“Ornamental Plants in Mid-19th c. Midwest” Blog Post

This article discussed how ornamental plants were used among three prominent families in Michigan in the mid nineteenth century. Ornamental plants generally gave off certain messages depending on how they were used in a family’s yard or garden. According to this article, these types of plants could “tell” strangers about the family’s “values.” Because of this, ornamental plants were “quiet yet very public reminders of middle class values and respectability” (Lyon-Jenness, 203). However, these social messages of plants were not as clear in the mid-west, according to the author of this article. While these plants were used to express “refinement, respectability, or progressive tendencies” in the mid-west, the author wanted to figure out the “public and private significance of ornamental plants in the lives of several intertwined Midwestern families” (Lyon-Jenness, 204). To do this, the author studied the Lawrence, Copley, and Buell families, who were long-established families of Volinia Township, Cass County, Michigan.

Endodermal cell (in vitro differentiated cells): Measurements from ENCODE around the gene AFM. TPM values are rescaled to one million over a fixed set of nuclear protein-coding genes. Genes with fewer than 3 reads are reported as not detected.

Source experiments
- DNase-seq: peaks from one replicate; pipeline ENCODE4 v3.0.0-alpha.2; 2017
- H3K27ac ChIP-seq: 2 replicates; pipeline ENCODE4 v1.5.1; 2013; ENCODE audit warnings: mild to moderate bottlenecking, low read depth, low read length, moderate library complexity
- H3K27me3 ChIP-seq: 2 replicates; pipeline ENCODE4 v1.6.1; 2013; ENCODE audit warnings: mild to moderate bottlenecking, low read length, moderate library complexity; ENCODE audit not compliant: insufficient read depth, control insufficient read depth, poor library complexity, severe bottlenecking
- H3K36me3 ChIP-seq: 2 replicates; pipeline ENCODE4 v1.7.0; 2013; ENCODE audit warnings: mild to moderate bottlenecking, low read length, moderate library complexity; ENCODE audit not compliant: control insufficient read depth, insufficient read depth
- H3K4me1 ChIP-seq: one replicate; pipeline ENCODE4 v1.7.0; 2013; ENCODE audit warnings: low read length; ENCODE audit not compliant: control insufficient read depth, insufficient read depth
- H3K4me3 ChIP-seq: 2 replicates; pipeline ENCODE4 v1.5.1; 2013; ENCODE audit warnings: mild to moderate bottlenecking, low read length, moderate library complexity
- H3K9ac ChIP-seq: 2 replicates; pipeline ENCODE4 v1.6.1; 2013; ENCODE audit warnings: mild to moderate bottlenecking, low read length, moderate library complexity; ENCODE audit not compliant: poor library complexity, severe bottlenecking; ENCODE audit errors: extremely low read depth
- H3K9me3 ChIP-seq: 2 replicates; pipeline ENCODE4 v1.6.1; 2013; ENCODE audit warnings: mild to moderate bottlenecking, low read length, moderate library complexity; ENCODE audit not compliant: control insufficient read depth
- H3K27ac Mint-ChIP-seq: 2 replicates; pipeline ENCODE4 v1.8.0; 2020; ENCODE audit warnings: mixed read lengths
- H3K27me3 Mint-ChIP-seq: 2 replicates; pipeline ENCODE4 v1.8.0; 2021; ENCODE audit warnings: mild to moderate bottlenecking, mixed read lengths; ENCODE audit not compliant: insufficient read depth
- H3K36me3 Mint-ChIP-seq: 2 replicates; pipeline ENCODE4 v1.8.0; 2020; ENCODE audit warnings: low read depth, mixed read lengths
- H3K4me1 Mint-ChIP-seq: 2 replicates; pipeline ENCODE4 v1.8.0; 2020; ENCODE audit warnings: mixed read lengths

While this article may not be as riveting as some of the other articles or book chapters read in this class, this one was pretty amusing to read. It was amusing because I never would have thought that something as simple as “pretty little yard plants” could have an extensive backstory in American history. My mother works at a Botanical Garden (administrative work, however) and has some knowledge on certain flowers, shrubs, or trees. Because of this, all I could think about while reading this article is wanting to share it with my mom!

 

Sarah E Jones

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